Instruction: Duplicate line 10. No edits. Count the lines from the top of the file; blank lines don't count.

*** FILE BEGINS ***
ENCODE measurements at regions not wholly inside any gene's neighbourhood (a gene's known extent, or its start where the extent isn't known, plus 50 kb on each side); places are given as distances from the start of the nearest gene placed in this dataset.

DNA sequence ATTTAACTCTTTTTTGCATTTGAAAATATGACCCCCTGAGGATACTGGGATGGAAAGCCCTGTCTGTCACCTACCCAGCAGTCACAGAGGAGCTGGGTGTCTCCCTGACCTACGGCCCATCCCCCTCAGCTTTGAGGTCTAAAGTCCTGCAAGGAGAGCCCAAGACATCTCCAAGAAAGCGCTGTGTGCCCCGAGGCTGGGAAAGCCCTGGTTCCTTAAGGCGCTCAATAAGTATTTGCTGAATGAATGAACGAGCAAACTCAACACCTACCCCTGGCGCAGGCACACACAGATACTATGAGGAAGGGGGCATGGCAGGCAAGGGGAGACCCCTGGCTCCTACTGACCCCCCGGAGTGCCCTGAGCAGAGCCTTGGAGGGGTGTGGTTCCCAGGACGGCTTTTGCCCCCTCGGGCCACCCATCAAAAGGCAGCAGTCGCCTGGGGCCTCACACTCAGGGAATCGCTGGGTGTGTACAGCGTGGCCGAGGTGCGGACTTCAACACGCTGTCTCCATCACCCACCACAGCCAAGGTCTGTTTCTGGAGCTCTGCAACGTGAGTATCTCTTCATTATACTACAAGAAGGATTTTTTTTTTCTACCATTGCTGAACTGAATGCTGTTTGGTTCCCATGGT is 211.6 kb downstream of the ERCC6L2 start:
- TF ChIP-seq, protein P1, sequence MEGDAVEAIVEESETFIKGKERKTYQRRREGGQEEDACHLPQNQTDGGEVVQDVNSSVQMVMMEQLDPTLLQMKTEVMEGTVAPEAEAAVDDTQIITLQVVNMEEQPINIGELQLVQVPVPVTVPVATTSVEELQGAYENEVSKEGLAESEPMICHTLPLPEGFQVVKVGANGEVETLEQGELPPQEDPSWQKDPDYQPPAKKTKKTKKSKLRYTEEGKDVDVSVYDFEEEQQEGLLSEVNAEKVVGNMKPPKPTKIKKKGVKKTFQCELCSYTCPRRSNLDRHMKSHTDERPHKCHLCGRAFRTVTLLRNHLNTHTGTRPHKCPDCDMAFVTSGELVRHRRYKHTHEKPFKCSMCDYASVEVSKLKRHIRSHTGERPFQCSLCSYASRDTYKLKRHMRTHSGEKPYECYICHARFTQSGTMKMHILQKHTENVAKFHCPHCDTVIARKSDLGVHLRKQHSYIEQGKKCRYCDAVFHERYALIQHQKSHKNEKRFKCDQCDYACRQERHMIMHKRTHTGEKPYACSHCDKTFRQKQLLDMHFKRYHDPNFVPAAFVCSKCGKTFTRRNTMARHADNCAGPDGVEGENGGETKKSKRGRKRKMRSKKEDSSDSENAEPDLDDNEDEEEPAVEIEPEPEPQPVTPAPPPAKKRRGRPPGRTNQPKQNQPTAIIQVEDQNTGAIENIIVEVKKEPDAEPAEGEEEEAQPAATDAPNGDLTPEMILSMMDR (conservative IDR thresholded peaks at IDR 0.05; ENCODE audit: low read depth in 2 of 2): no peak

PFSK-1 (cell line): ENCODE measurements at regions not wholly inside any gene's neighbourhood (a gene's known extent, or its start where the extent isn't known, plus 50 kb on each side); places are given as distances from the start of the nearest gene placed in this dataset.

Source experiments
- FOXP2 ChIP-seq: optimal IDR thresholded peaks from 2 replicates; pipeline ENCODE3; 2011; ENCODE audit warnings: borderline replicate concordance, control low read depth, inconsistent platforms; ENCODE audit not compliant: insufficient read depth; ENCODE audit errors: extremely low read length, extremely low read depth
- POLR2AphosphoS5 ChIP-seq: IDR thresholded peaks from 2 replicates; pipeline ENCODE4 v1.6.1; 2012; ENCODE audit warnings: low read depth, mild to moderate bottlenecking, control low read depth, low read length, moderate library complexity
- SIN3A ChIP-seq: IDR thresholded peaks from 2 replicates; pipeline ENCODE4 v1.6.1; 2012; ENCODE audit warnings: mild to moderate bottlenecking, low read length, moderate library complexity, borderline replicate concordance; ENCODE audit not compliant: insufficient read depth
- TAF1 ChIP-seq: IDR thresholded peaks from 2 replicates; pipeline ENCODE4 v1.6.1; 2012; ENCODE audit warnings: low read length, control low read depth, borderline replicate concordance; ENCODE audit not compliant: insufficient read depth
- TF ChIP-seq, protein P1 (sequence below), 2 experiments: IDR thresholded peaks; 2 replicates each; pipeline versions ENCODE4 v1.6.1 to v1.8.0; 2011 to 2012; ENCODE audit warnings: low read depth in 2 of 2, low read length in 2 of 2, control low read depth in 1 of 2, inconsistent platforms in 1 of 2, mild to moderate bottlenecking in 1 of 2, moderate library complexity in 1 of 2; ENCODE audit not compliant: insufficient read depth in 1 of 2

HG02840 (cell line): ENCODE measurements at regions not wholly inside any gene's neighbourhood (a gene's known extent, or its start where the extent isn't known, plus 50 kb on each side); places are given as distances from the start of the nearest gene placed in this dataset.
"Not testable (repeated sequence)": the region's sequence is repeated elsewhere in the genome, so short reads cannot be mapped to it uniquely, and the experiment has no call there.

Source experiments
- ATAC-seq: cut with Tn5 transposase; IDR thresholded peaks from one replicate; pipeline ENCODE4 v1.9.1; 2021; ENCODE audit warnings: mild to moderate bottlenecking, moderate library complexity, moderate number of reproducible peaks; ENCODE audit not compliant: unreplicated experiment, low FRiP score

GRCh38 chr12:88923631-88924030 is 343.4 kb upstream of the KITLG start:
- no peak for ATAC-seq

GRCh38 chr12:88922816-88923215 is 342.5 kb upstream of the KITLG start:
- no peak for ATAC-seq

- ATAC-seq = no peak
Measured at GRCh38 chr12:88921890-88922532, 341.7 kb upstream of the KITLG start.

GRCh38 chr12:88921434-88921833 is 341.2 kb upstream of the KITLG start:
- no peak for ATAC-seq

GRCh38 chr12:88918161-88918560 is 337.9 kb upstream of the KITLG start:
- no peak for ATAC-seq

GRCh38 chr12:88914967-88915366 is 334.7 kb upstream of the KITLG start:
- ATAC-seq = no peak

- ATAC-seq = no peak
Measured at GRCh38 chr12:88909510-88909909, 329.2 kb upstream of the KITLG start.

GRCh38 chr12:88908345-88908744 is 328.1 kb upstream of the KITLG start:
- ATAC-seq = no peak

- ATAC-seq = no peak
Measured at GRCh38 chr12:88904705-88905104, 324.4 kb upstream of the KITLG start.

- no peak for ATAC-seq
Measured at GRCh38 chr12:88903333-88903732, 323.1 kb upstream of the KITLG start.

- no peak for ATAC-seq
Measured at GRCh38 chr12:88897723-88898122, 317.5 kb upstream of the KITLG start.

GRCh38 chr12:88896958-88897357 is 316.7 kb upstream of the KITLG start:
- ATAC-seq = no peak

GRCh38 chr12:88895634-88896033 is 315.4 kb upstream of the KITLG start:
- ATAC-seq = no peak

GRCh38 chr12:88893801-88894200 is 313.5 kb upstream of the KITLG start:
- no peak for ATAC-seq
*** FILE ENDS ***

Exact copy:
- TF ChIP-seq, protein P1 (sequence below), 2 experiments: IDR thresholded peaks; 2 replicates each; pipeline versions ENCODE4 v1.6.1 to v1.8.0; 2011 to 2012; ENCODE audit warnings: low read depth in 2 of 2, low read length in 2 of 2, control low read depth in 1 of 2, inconsistent platforms in 1 of 2, mild to moderate bottlenecking in 1 of 2, moderate library complexity in 1 of 2; ENCODE audit not compliant: insufficient read depth in 1 of 2